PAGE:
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4 Ways to Improve America’s Financial Literacy

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I remember two things from the “Personal Finance” class taught at my high school:

  • It was taught by the shop teacher.
  • It was a complete joke.

I’m not alone in finding primary education severely lacking in teaching smart financial skills.

With Americans now saving a paltry $354 a year, we need a radical change in spending, saving and investing habits. “Good times” don’t last, and my generation (in high school during the dot-com boom) is experiencing its first financial shock.

So, how do we deal with it? Also, how do we prepare future generations to avoid the mistakes that we’ve made? If we’re going to reduce our dependence on debt, improve our financial literacy, shun materialism and give our children a better future, we have to get creative. We have to get radical:

1. Mandatory Classes Before Your First Credit Card

Before a personal bankruptcy is discharged, you are required to a take a personal finance course. The course can be taken on line, and the curriculum isn’t complete fluff. I should know. I had to take the class last year. While my personal finance transformation was already in progress, the class was useful.

So if the government makes debtors take a class once they’ve hit rock bottom (and file for bankruptcy) why not require people to take a finance class before they can get their first credit card?

Is it really so absurd? Teenagers must pass both a written and driving test before getting their learners permit, yet they can get a credit card without having any clue as to what they are getting themselves into. Why not have credit card companies require first-time credit card holders to pass a credit literacy test?

2. Subsidize Personal Emergency Fund Accounts

Many employers, including the federal government, have great 401K and other plans to entice employees to save for retirement. Many will match employee contributions by 100% or more. Regardless, many financial disasters occur well before people hit 65 years of age.

Why not have employers or government matching emergency fund accounts? We should be encouraging all Americans to have a fund set up for the unexpected. For every dollar saved up to a set limit (say $1000) it would be matched.

Why is an emergency fund so important? It can mean the difference between staying afloat and entering a deadly financial crisis. Half of all bankruptcies are due to medical bills, mostly from average Americans with health insurance. If you have a fund to cover a huge bank overdraft or unexpectedly large medical bills, you’ve just avoided a potentially huge setback.

3. Require New Hires to Complete a Budget

When a worker starts a new job, they should be required to complete a basic personal finance course before they receive their first paycheck. It could be done completely online. Don’t finish the course = Don’t get paid. It’s simple.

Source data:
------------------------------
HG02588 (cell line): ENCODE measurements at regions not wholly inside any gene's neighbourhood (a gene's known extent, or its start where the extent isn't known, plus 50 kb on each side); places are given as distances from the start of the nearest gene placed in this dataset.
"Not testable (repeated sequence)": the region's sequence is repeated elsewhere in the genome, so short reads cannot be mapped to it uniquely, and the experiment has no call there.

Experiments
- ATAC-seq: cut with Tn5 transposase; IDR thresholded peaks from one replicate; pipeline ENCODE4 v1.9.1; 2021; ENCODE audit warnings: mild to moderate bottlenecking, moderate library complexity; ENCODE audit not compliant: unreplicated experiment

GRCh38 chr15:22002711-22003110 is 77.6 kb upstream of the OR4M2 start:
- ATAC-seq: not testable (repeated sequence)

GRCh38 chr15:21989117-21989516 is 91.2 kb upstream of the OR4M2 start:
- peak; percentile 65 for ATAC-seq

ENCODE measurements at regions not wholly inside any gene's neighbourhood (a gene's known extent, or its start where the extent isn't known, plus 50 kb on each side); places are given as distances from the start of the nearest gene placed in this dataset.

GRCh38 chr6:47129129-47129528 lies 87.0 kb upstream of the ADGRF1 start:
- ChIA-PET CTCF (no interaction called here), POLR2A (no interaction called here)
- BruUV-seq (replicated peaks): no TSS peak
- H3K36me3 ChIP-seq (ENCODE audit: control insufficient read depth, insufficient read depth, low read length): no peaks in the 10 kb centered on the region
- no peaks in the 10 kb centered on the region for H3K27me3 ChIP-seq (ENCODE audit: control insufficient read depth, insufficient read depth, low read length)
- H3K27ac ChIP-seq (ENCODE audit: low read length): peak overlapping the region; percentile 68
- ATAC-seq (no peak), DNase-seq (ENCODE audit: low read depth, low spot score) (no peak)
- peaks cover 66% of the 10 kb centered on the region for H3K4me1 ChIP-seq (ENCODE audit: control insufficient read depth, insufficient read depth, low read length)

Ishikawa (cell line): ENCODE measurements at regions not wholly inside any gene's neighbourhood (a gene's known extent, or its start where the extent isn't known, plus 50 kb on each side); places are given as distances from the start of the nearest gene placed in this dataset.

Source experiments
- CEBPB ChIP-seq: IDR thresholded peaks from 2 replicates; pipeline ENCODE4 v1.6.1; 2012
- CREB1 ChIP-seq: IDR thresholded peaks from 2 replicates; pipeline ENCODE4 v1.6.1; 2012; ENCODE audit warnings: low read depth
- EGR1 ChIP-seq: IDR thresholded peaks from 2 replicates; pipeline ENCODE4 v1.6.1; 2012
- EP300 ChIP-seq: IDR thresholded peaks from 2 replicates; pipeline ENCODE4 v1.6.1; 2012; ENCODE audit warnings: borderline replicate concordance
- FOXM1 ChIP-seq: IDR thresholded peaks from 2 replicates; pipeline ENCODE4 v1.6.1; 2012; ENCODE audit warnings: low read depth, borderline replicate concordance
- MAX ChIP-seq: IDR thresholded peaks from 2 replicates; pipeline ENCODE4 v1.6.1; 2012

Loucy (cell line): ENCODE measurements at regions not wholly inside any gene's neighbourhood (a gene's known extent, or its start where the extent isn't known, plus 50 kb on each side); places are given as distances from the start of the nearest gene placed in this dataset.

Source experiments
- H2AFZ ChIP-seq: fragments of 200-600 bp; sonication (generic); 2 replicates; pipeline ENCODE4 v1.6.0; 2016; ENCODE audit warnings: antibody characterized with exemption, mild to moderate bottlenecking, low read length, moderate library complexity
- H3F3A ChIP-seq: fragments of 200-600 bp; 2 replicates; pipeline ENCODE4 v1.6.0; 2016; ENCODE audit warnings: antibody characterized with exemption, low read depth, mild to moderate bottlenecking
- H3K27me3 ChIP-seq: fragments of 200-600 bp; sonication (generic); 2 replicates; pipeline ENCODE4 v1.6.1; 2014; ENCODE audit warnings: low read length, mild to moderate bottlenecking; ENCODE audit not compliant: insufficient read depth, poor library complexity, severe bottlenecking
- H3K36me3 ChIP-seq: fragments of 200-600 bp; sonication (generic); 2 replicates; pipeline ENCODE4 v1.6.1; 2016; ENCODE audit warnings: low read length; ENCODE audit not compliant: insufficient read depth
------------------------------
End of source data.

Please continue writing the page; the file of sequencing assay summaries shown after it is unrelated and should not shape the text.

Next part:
The course could easily be tailored to with the new employee’s salary or pay information. At the end of the course the new employee would have a basic budget set up, including their new salary.

4. Stop Watching Commercials

I don’t care if you have to pay a little extra on your cable bill. Get a DVR or Tivo so you can skip commercials. Weather you realize it or not, the constant bombardment of advertisements on TV affects your behavior. If you can’t skip commercials, take a lesson from my super financially savvy grandparents: Hit the Mute button.

What radical ideas do you have for how to cure our low financial literacy?

Leave your best and most radical ideas in a comment below.

Photo by apesara.

Thursday, July 24th, 2008 at 12:55 pm

Comments (2)

  1. I agree that the school system doesn’t teach financial education at
    all. I received formal training for it in school. However, I have
    to say that the 401k and 403b and all those were created to replace
    pensions, allowing companies to not be responsible to take care of
    their employees past retirement. While some companies offer a
    matching percentage, it still is not helpful to the average worker
    because of the first point of your article- people have not been
    taught financial education, therefore they do not know how to
    invest or manage their money. Those plans are great for people who
    know what they are doing. To everyone else, it is a guessing game
    and too many lose at it. Great article!

    July 24th, 2008 at 7:20 pm

  2. Tayielle:

    I did. I don’t remember a thing from it though.

    July 25th, 2008 at 2:42 am

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